Dennis has held leadership positions in the KBA and KBF for 15 years, serving as KBA President in 2013-14 and on numerous committees of both organizations.
Some of his local activities include:
- 21 years on the Neodesha School Board and was President of KASB.
- Co-founder and president of the Neodesha High School Alumni Association Scholarship Fund since 1994, and helped raise its $1,250,000 endowment. In 2019, the Fund announced the Neodesha Promise scholarship program. This program will provide full tuition and mandatory fee scholarships for virtually all NHS graduates for up to 120 credit hours. The program includes traditional college, community college, vocational-technical programs, and other specialized training. Over time, this program will contribute tens of millions of dollars to graduates of NHS.
- Secretary/Treasurer of the Griffith Family Charitable Foundation since 1989. He administers a scholarship program that offers all Neodesha High School graduates a renewable scholarship to attend college, trade school or vocational-technical school. That program has given over $2,000,000 in scholarships since its inception.
- Secretary of the Neodesha Community Foundation for over 30 years. This group currently manages a $2,000,000+ endowment for the benefit of Neodesha’s Main Street area.
- Managing trustee of the John C. “Bill” Reece Charitable Trust since 2005. Made lead gift of $1,000,000 that enabled the construction of the Wilson Medical Center in Neodesha.
Nick Badgerow (Prairie Village) was recognized with the Distinguished Service Award. The Distinguished Service Award recognizes an individual for continuous long-standing service on behalf of the legal profession or the public, rather than the successful accomplishment of a single task or service. Only one Distinguished Service Award may be given in any one year. However, the award is given only in those years when it is determined that there is a worthy recipient.
In 44 years of practice, Nick Badgerow has handled a wide variety of lawsuits in state and federal courts, trying more than fifty jury cases to verdict, and representing corporations, governments, lawyers, law firms, and judges. A partner with Spencer Fane LLP, he has served as a special master, mediator and arbitrator, and has testified as an expert witness in more than 25 cases. Known for expertise in the areas of attorney ethics, professional responsibility, and professional liability, Nick has published more than 70 bar journal and law review articles, presented nearly 200 seminars, is the editor and a co-author of the KBA Ethics Handbook, and is one of the authors of the KBA Employment Law Handbook. Nick has served in a number of positions, including:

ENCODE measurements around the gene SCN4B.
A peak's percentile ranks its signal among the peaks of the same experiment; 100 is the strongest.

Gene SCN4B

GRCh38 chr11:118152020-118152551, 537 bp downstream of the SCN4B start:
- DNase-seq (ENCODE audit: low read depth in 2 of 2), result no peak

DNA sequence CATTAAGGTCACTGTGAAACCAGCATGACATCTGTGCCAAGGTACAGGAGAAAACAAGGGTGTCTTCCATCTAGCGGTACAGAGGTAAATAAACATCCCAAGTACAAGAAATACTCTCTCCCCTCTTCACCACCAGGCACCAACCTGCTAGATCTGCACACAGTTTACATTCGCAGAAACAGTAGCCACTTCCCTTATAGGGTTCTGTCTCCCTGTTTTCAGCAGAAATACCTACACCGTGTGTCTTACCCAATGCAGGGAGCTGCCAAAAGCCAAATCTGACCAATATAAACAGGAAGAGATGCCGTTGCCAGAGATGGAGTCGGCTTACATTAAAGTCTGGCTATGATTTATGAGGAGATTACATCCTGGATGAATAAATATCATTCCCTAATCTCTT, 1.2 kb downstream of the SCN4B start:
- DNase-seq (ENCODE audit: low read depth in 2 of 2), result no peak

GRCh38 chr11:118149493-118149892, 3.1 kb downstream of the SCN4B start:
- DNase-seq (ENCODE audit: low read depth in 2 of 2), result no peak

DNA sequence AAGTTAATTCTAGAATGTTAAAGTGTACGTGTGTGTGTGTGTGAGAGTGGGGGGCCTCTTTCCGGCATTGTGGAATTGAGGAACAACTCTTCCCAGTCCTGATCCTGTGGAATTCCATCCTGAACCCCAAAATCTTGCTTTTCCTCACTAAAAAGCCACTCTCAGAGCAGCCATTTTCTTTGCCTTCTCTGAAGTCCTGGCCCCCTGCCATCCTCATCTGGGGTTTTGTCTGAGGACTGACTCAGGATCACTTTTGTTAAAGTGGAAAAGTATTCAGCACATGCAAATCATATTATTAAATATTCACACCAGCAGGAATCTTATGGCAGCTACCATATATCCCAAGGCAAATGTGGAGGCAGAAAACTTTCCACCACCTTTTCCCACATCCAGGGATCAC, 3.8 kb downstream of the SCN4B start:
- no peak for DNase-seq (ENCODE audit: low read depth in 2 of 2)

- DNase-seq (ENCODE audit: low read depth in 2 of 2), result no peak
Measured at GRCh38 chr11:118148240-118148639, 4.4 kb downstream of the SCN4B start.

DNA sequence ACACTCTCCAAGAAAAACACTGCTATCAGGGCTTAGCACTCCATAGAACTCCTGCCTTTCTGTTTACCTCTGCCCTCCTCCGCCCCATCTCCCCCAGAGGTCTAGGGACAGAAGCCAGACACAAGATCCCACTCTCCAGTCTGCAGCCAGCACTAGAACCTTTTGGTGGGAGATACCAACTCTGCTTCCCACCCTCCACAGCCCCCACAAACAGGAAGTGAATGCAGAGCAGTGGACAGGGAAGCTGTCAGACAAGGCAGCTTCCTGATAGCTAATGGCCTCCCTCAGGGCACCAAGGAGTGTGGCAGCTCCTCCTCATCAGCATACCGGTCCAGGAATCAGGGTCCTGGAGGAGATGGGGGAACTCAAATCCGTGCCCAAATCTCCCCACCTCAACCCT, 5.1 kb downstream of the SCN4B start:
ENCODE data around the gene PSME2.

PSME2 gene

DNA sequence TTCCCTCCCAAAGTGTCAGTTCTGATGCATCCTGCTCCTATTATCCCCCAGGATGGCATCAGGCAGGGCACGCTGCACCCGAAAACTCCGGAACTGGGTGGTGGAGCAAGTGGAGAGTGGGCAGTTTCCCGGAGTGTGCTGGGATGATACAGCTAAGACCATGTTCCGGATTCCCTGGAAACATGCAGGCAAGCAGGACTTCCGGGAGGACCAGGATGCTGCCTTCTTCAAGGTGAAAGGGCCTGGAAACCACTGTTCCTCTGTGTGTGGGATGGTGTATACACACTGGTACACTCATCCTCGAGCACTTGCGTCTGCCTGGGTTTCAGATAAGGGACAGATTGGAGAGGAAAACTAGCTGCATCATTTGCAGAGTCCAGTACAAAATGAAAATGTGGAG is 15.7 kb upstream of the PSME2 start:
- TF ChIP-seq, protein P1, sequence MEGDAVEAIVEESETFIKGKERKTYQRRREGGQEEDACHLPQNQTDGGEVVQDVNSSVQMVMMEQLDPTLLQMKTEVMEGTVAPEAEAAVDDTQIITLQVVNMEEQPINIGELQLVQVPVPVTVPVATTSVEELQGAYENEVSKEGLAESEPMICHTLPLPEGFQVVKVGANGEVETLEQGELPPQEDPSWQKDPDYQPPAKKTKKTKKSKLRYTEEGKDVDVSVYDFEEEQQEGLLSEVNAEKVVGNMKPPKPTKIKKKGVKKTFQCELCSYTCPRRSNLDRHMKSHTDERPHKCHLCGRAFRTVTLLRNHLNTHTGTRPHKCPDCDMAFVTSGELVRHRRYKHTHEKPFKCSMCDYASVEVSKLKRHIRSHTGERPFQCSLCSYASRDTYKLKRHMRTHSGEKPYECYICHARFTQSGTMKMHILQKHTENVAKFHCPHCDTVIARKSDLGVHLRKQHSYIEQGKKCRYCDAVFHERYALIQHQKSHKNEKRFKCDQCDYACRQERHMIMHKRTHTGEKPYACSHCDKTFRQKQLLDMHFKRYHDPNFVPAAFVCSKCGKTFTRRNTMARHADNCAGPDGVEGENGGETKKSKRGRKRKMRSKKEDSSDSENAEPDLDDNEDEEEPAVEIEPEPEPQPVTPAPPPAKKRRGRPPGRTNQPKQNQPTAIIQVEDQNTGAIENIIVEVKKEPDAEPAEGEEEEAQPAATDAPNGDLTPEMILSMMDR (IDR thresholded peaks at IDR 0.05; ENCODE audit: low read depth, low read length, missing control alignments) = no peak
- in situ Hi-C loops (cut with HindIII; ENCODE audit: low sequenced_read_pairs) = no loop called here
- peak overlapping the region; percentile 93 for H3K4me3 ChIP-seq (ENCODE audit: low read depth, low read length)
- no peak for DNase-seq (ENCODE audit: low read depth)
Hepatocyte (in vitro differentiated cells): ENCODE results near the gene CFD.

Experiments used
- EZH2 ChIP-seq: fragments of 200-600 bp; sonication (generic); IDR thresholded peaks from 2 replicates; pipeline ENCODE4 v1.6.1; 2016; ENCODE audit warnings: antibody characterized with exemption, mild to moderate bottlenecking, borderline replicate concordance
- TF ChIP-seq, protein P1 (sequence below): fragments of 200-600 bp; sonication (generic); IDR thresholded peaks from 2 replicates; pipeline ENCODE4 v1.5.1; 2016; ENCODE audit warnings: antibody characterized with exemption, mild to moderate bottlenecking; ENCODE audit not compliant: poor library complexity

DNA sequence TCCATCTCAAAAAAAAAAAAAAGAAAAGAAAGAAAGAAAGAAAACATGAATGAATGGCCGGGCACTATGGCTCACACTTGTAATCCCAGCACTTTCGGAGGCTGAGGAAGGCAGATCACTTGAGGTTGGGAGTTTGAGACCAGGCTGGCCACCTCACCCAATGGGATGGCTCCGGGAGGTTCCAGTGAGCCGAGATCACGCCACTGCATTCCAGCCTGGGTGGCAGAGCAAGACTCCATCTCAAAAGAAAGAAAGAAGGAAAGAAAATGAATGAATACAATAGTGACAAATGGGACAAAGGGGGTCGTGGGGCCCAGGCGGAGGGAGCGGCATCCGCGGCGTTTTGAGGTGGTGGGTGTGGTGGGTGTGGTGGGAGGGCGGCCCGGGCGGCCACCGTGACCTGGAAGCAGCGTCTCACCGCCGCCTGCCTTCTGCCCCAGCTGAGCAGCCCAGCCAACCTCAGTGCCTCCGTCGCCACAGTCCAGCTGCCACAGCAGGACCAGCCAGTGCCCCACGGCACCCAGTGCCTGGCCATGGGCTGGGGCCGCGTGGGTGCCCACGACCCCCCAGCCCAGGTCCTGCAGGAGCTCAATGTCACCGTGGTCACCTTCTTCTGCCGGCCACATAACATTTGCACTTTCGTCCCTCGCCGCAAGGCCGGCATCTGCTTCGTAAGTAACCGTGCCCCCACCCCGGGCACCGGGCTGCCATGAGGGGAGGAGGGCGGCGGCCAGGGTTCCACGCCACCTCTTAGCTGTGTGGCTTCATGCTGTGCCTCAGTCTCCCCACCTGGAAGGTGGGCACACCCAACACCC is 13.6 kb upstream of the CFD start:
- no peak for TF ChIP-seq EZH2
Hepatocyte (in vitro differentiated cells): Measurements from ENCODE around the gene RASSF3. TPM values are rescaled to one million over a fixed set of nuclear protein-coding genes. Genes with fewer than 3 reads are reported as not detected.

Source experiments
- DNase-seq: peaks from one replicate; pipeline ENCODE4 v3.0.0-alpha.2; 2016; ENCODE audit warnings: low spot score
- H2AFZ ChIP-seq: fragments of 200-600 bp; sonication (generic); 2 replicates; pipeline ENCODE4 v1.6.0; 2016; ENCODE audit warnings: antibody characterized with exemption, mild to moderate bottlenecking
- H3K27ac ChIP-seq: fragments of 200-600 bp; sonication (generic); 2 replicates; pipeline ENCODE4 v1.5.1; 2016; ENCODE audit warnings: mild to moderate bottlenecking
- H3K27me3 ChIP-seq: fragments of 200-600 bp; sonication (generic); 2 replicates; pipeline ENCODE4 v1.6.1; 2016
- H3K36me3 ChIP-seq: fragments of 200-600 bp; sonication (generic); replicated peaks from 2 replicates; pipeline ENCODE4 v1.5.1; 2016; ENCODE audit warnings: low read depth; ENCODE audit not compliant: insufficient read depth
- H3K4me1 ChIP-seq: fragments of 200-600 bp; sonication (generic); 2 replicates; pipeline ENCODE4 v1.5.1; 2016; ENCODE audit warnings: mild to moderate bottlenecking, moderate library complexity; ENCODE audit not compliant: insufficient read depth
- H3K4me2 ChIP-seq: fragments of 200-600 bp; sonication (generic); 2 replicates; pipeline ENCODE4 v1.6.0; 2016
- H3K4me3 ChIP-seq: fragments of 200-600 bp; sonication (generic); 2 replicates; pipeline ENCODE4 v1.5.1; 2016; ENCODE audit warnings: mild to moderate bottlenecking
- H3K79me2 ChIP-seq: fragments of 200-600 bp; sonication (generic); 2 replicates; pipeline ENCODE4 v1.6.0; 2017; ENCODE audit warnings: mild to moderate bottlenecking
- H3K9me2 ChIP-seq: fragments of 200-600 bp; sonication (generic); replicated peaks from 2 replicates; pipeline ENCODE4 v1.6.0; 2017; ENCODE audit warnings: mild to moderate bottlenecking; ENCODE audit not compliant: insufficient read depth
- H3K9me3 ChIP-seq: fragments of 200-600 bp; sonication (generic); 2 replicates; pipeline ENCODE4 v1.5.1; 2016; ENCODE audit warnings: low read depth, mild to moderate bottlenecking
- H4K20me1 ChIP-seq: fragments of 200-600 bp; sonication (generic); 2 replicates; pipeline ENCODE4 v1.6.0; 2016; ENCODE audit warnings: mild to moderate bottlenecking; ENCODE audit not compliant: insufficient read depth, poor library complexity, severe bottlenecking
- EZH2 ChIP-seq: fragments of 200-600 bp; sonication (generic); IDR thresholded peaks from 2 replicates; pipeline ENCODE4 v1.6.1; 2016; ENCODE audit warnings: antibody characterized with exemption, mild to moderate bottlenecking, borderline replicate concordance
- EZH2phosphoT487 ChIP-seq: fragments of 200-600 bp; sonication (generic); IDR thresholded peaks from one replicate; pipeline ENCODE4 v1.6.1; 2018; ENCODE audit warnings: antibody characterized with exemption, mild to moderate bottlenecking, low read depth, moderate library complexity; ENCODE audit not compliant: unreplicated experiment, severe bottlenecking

- Kansas Judicial Council (1994 – 2018)
- Co-Chair, Civil Justice Reform Act Committee, United States District Court – District of Kansas (1995–1998)
- President, Earl E. O’Connor Inn of Court (1996–1997)
- Kansas State Board of Discipline for Attorneys (2000–2016)
- Chairman, Ethics 2000 Commission (2001–2002)
- Member, Kansas Supreme Court Commission on Professionalism (2010–2013)
- Chairman, Kansas Ethics 20/20 Commission (2013)
- Chairman, KBA Ethics Advisory Opinion Committee (1997– 2005)
- Chairman, Johnson County (Kansas) Bar Association Ethics and Grievance Committee 1989–2019).
Nick has received the KBA’s Robert L. Gernon Award (2011) and Outstanding Service Award (1995 and 2009).
In his non-professional life, Nick is an avid foxhunter, horseman, hiker, runner, reader, and is actively involved in the Boy Scouts of America. He and his wife of 44 years, Teresa, live in Prairie Village.
Martha Coffman (Douglas County) received the Professionalism Award which recognizes an individual who has practiced law for 10 or more years who, by his or her conduct, honesty, integrity, and courtesy, best exemplifies, represents, and encourages other lawyers to follow the highest standards of the legal profession as identified by the KBA Hallmarks of the Profession.